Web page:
But who is the absolute servant of the sheep? Teh shepherd. Who waits on them? Who takes them to the grass they eat? Who takes them to the water they drink? Who provides everything for them? The shepherd. The Lord is my shepherd. So you have a servant who is a King. You have a King who is a servant. You have a Master who is a shepherd. You have a shepherd who is Master.

We see this attitude in God Himself. The Lord is not the sort of person who says, “No, I’m sorry. I just sit on the throne and give orders.” That is not the kind of leadership that we have in God. We do not have an arrogant, proud leadership from the throne room. We have someone who is willing to shepherd. We have someone who is absolute Master, absolute Lord, and yet servanthood is at the very heart of His Lordship.

We see this same truth in 1 Thessalonians. Here we see the attitude in Paul: As apostles of Christ we could have been a burden to you. But we were gentle among you like a mother caring for her little children. We loved you so much that we were delighted to share with you not only the gospel of God but our lives as well, because you had become so dear to us. Surely you remember, brothers, our toil and hardship; we worked night and day in order not to be a burden to anyone whil we preached the gospel of God to you. You are witnesses and so is God, of how holy, righteous, and blameless we were among you who believed. For you know we dealt with each of you as a father deals with his own children, encouraging, comforting and urging you to live lives worthy of God who calls you into His kingdom and glory (1 Thess. 2:7-12).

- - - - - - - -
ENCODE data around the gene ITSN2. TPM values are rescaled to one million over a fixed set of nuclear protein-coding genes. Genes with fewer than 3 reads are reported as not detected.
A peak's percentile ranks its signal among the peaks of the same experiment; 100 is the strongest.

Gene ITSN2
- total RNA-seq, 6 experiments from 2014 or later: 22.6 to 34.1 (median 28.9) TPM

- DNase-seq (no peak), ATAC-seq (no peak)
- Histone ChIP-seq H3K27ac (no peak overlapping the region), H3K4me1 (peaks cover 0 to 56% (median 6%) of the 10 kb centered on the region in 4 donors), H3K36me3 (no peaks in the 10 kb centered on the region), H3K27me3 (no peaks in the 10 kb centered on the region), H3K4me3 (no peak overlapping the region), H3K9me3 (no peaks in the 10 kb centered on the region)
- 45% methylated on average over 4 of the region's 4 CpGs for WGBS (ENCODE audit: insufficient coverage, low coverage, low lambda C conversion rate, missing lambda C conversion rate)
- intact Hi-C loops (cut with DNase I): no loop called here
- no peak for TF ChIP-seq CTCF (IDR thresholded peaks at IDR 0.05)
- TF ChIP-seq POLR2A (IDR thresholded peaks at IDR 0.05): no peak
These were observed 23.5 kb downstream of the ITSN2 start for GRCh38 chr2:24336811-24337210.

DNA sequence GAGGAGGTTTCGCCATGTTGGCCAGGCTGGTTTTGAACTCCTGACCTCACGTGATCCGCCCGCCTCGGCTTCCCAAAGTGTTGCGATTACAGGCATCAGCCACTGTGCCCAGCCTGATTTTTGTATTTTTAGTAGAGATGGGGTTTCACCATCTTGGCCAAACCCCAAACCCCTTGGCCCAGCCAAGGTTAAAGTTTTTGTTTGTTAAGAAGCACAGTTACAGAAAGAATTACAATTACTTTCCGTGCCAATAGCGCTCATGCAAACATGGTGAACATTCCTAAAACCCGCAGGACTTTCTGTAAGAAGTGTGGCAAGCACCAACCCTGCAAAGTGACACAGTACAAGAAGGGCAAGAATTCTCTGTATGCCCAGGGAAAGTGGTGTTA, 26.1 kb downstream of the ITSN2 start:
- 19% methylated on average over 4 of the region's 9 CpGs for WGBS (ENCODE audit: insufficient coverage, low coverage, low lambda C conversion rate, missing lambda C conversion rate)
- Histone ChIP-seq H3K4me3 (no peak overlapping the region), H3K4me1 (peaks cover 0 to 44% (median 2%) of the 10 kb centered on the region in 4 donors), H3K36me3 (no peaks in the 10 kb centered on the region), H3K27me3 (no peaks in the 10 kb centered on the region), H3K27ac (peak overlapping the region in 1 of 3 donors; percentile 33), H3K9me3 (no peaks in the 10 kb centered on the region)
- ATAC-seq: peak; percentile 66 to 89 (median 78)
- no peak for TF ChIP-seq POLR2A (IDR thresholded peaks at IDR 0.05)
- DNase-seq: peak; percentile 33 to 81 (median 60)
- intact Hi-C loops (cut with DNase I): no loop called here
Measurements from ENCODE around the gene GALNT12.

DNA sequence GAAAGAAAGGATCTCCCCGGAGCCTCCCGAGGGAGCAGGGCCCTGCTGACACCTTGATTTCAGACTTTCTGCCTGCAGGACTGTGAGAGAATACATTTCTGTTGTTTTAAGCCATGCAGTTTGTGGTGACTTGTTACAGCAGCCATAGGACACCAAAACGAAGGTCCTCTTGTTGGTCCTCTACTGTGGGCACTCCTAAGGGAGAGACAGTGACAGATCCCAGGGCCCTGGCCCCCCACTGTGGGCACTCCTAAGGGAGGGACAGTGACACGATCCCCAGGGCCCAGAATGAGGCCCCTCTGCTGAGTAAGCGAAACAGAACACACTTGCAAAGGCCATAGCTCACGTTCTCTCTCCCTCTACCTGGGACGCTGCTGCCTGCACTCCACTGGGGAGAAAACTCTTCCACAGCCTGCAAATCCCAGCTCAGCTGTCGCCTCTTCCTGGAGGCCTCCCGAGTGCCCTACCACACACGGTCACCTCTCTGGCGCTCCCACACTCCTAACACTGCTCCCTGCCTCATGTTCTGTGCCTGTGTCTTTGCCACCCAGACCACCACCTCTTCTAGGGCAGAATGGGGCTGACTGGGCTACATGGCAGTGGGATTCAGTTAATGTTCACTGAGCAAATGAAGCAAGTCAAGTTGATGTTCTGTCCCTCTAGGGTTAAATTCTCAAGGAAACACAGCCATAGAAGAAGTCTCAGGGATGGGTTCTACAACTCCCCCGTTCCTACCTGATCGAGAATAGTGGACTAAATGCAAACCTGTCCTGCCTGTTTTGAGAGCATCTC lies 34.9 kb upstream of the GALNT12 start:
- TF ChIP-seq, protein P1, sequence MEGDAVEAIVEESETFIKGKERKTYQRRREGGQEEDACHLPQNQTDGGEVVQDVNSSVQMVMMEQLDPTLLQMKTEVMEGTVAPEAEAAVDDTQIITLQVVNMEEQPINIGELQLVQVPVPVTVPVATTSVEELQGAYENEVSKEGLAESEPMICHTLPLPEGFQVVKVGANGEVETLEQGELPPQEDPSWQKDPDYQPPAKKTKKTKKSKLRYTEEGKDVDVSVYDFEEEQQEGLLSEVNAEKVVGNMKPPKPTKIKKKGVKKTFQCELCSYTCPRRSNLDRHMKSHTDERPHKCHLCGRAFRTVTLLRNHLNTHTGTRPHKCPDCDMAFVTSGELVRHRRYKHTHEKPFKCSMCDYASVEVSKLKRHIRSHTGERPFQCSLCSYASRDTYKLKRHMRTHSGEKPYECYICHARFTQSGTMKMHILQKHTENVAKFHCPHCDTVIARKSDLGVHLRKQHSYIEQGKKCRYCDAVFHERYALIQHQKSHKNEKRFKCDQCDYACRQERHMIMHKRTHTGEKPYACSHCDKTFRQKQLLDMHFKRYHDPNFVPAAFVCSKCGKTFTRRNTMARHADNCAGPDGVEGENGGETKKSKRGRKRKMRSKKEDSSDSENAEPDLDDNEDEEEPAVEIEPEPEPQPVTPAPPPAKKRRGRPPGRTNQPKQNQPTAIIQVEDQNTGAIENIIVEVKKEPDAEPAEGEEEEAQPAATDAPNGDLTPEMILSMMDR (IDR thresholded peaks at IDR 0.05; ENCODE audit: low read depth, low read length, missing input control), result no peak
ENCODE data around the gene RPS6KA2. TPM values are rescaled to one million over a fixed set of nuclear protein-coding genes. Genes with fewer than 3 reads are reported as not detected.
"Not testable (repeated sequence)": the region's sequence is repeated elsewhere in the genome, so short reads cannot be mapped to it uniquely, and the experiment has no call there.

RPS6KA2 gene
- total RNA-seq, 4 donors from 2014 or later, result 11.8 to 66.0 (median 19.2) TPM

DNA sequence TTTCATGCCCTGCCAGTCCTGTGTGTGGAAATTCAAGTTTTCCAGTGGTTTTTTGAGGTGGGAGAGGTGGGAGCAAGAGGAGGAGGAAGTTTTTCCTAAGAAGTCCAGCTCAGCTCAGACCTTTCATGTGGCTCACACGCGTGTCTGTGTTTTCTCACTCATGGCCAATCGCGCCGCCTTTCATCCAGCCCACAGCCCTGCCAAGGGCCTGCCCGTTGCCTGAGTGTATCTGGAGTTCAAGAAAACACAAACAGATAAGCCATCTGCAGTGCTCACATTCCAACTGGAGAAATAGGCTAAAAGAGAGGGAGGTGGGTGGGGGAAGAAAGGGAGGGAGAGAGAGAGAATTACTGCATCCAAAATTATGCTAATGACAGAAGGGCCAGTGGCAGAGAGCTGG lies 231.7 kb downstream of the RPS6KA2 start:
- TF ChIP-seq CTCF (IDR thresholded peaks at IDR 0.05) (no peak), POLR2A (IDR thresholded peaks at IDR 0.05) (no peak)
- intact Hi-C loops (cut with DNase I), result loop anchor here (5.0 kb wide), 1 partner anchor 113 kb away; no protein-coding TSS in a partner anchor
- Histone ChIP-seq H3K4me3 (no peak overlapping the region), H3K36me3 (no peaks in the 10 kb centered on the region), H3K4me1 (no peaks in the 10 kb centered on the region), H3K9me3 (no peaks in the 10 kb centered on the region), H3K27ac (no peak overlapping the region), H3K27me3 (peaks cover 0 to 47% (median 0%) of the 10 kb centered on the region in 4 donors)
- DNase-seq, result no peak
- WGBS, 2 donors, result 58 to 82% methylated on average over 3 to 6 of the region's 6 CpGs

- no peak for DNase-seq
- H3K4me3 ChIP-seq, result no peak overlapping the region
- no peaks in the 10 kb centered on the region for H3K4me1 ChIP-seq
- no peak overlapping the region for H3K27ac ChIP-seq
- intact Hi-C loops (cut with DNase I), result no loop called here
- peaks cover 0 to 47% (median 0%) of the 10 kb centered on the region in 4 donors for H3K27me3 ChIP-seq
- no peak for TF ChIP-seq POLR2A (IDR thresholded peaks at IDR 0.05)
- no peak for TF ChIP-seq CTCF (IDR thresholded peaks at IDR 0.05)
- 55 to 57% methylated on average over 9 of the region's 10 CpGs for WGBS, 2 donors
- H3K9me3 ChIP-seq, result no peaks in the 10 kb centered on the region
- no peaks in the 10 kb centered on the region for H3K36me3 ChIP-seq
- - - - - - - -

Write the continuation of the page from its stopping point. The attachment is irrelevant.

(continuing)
There are two things to point out in this passage. One is the comparison of a mother caring for her little children. The other refers to a father dealing with his own children: encouraging, comforting, urging them. The same point is being hammered home. Just as the shepherd is the Lord over the sheep, and yet is the servant of the sheep, so it is with a mother. This is something I have thought of while watching my wife with our children. She is in charge. She runs the show. She is, on a day to day basis, lord of our little ones. And yet, who is the servant of our little ones? She is. Every need that they have she meets. She waits on them. This does not change the nature of authority. The authority is very much there. But it is only a good authority if the servant aspect is also there. If you have authority with a servant’s heart you have the right balance of biblical qualities. If you have authority in the sense of “you serve me; you wait on me” then you have got a distortion of biblical authority. You must have a servant’s heart at the center of that authority.

This is the first in a series on Christian principles of leadership.

This article originally ran in the summer of 1985 in The Hammer (Vol. 4, No. 2), a publication of Community Christian Ministries.